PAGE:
Chadwick explained that deepfakes can give rise to a “culture of indeterminacy” in which it is difficult to tell truth from lies, prompting more cynicism about public information. He is, therefore, sceptical about the idea that deepfakes can be used for good: “[Non-abusive use of deepfakes] is not straightforward because it normalises the use of the technology. And I think if we normalise it and it spreads into all spheres of public life, we could be in a bit of trouble.” He wonders aloud about what could be done to minimise that effect, such as including disclaimers on synthetic videos, much like the disclaimers displayed when witness testimony is recreated by an actor.
Synthesia does not require customers to disclose to viewers that their videos are AI-generated, although Riparbelli says that most do so anyway. He defends synthetic video, arguing that it is simply the latest of many game-changing technologies – dating back to Gutenberg’s printing press – that might change how we scrutinise media.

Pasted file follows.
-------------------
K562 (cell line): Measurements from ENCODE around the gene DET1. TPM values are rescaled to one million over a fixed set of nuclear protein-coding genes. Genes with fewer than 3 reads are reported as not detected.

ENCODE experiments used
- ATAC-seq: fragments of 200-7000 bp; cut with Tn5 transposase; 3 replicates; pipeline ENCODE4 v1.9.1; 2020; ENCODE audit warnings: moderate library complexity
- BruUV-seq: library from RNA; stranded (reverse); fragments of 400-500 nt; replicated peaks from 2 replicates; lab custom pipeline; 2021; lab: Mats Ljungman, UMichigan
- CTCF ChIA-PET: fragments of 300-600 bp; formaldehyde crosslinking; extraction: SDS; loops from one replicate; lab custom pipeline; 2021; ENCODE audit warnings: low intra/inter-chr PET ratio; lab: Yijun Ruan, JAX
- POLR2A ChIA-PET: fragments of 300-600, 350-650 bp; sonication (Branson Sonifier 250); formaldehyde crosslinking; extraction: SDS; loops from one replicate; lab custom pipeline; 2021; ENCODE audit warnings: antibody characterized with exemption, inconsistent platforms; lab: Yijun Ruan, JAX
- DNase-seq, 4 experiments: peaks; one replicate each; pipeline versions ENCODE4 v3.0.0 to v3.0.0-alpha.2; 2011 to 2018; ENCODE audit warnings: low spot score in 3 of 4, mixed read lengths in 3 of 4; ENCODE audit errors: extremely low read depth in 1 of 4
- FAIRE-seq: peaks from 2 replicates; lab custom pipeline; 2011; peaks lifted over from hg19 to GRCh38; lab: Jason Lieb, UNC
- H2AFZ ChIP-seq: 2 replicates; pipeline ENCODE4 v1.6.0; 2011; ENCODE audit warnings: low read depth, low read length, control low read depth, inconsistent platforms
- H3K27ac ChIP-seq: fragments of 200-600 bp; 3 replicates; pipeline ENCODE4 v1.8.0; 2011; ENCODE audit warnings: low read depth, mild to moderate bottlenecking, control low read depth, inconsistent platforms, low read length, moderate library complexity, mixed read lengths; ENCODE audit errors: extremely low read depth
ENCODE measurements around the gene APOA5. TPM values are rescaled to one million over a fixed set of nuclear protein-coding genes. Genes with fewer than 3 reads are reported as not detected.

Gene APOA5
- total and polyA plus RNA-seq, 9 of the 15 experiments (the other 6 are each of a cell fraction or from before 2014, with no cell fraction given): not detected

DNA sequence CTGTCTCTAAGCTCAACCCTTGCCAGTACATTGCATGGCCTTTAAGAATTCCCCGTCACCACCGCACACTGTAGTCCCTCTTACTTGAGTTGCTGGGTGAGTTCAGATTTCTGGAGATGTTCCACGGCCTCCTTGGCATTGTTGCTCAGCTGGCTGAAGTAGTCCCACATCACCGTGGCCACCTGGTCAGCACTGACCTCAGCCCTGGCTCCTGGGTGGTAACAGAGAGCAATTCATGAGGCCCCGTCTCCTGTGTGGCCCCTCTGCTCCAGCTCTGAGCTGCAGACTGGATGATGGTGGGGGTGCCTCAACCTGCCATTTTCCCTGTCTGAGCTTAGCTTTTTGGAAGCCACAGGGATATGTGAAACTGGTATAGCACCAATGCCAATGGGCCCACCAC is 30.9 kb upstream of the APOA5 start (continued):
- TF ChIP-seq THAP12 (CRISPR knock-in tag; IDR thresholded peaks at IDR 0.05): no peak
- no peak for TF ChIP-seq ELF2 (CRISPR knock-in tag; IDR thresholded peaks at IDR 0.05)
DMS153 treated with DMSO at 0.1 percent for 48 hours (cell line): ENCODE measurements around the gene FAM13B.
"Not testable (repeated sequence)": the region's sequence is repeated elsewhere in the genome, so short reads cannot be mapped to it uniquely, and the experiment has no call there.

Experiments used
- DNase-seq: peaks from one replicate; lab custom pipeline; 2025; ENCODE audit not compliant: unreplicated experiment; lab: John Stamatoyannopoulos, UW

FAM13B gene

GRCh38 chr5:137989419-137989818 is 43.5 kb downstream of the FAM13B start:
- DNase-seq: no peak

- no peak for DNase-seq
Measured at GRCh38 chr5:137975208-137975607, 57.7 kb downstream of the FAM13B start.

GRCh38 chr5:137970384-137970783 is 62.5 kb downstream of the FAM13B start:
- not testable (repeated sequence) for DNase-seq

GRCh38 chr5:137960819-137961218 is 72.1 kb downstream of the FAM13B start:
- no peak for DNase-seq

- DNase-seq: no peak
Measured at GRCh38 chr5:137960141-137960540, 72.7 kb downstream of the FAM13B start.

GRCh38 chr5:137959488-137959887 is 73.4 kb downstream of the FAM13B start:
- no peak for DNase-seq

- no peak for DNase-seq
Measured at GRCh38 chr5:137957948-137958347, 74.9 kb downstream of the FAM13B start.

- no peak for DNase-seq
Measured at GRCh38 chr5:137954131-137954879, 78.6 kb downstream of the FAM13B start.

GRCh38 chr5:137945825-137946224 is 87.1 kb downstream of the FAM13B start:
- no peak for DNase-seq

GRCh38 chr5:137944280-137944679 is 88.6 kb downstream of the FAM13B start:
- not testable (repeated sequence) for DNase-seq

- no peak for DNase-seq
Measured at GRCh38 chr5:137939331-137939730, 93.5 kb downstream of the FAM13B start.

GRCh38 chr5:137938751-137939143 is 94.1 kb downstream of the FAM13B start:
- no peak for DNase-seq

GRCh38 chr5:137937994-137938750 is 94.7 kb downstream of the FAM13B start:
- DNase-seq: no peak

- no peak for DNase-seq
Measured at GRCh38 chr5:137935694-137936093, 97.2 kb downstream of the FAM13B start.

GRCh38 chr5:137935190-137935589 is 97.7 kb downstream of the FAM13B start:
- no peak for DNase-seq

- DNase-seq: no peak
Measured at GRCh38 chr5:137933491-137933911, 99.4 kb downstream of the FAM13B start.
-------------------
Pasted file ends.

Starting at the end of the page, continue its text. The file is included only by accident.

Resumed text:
“I think there’s definitely some merit to [the criticism], you know, we can’t trust video and audio the same way we did a good five to 10 years ago,” he says. “But I think that’s just the way the world evolves. I think none of us would be without the printing press; none of us would be without the internet; and I don’t think any of us will want to be without synthetic media.”
Flawless is a London-based AI company specialising in ‘visual dubbing’ for entertainment. “We focus on visual translation,” explains Pablo Garrido, head of research at the company. “So, we try to move the mouth according to a new audio track. It’s quite novel.”
When films are prepared for a foreign-language market, they may be dubbed. However, this results in the mouth not moving with the words, creating a distracting mismatch between video and audio for the audience.
Although some researchers have experimented with manually editing the video to fit the new audio, Garrido explains that Flawless is the first to do it with a fully automated process.
He hopes that the company can provide the tools to prepare films for foreign-language markets, rendering the process “simpler and less costly” than before.